Janelle Williams has always been able to eat meat, until it nearly killed her one night five years ago.
Janelle suffers from acute mammalian meat allergy, and has an extreme reaction to all mammal meat, dairy, and related products. Common goods from fruit juices to hair products often contain animal by-products.
"I have to be very careful when I go out to make sure I'm not going to a restuarant where there are meat fumes. I certainly couldn't go to Bunnings on the weekend when there's a sausage sizzle.
"It's just such a scary, scary situation - thinking that your life could end with the next thing that you eat."
"... an epidemic of non-communicable disease"
Janelle and a growing cluster of Australians are developing an allergy to red meat after being bitten by ticks in Sydney’s northern beaches.
The specific allergen is alpha-gal, a carbohyrate in all mammal meat, and it is associated with the bite of the Australian paralysis tick, which causes paralysis in household pets, but in humans can lead to the deadly allergy.
Associate Professor Sheryl Van Nunen was the first to make the connection between tick bites and developing mammalian meat allergy. She saw her first case in 1987, and very occasionally over the next 15 years, but in 2003 it became "an epidemic of non-communicable disease".
"It doesn't appear to happen in people who haven't been bitten by tick.
The reaction ranges from mild stomach discomfort to severe and life-threatening anaphylaxis. Van Nunen estimates that there "has probably been one death".
Australia and the US have the highest incidence of the allergy in the world. 70 per cent of Australian cases are found in Sydney's Northern Beaches which has become the world hotspot for red meat allergies. In this area the allergy affects more people than peanut allergies.
Van Nunen points to a handful of reasons for the cluster - increased population in the area, more people doing outdoor activites like gardening, and a climate that is conducive for the ticks to breed.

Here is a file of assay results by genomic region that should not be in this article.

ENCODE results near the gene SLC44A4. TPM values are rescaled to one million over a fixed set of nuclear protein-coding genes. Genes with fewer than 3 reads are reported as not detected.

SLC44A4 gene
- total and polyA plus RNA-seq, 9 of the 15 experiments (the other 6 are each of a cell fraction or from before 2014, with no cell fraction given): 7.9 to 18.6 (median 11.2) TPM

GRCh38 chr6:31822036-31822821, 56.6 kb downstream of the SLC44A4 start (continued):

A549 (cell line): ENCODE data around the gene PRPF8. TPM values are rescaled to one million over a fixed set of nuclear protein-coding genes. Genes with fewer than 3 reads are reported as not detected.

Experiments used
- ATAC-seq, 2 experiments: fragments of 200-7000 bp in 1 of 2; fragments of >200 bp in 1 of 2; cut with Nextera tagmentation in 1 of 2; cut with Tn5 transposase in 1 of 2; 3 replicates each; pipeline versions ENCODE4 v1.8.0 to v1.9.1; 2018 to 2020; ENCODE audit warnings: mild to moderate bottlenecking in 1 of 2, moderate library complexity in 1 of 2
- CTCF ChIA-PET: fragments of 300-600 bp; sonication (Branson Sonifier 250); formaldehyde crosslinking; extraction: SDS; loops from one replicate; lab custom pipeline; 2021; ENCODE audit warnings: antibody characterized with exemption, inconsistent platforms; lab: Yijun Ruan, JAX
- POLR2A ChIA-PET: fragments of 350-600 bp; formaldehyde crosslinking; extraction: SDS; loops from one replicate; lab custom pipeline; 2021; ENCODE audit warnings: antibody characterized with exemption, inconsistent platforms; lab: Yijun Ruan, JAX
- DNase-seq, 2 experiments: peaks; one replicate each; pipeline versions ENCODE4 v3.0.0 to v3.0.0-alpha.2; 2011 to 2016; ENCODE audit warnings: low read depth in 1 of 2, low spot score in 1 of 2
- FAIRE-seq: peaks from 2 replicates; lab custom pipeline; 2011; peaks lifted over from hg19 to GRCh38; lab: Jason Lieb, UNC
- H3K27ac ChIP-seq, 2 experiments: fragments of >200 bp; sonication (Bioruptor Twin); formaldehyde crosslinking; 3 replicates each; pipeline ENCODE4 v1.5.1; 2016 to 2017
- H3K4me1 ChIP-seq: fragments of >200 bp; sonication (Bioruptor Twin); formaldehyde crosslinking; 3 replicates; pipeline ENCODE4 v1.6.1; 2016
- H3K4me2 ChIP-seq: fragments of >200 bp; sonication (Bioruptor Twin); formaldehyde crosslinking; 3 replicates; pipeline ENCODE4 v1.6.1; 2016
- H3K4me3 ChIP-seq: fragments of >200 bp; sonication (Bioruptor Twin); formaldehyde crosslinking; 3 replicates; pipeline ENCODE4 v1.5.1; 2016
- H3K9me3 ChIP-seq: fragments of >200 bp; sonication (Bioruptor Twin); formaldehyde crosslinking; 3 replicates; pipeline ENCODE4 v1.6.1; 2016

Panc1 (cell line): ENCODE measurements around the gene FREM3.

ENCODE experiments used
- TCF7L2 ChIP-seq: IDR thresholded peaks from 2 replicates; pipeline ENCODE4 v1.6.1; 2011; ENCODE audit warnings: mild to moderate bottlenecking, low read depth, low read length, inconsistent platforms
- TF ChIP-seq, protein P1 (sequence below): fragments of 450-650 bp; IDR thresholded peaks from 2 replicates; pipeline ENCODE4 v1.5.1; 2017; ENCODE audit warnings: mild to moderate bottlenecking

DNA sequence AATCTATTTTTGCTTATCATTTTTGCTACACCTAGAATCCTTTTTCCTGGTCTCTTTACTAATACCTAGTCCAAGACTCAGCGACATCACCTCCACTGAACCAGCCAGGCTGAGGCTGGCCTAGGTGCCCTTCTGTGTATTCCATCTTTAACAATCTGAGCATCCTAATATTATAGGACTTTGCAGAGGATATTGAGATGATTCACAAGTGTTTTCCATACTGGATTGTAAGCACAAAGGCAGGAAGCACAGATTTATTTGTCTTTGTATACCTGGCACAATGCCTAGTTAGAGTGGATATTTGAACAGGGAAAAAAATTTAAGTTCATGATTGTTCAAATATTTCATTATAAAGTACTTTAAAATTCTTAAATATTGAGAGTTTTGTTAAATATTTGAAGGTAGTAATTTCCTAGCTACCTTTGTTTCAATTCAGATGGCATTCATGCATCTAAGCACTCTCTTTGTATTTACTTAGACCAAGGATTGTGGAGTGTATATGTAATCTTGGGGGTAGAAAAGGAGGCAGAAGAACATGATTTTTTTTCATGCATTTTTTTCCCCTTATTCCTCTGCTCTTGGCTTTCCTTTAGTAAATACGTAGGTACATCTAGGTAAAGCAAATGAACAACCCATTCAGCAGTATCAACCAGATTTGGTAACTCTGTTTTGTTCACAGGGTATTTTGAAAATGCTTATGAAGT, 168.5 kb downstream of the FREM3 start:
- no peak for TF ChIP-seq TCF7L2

Kevin Broady, an immunologist, identifies the grassland around the area as a perfect habitat for the tick.
"The host is essenially any warm blooded animal.
"They're a bit like the cockroaches. They'll be there after the nuclear bombs go off."
The native host of the paralysis tick is the bandicoot. Some believe that the local population has exploded since fox culling began, and the tick population has increased with it.
Bandicoots infest the backyard of Suzie Maher, a local resident whose son Liam is the youngest known sufferer in Australia.
He contracted the allergy last year when he was just three years old.
Liam was nearly killed after eating a plate of spaghetti bolognese, a meal he’d eaten a hundred times before. Covered in a red rash and having difficulty breathing, Liam was rushed to hospital.
"As a mother watching that on your child is horrific," said Suzie. "It's the most frightened and upsetting I think I've ever been.
"We didn't know what was happening. We didn't know where this had come from."
In the past six months, three other students from Liam's school have been diagnosed with mammalian meat allergy. "They're popping up everywhere," she said.
"I'm terrified that my girls will get it. I'm terrified that I will get it," said Suzie. "I like to eat meat."
"It's been suggested at one point we should move, but we love it here. We love the area we live in."
There is no known cure, so prevention and proper removal of ticks is crucial.
There is a possibility that Liam will grow out the allergy as he is so young, but Janelle does not hold similar hopes for herself.
"The reality is I need to tell myself I'm going to live with it for the rest of my life," she said. "And just try and make people more aware of it and hopefully save someone's life."
For more information about safe tick removal, visit www.tiara.org.au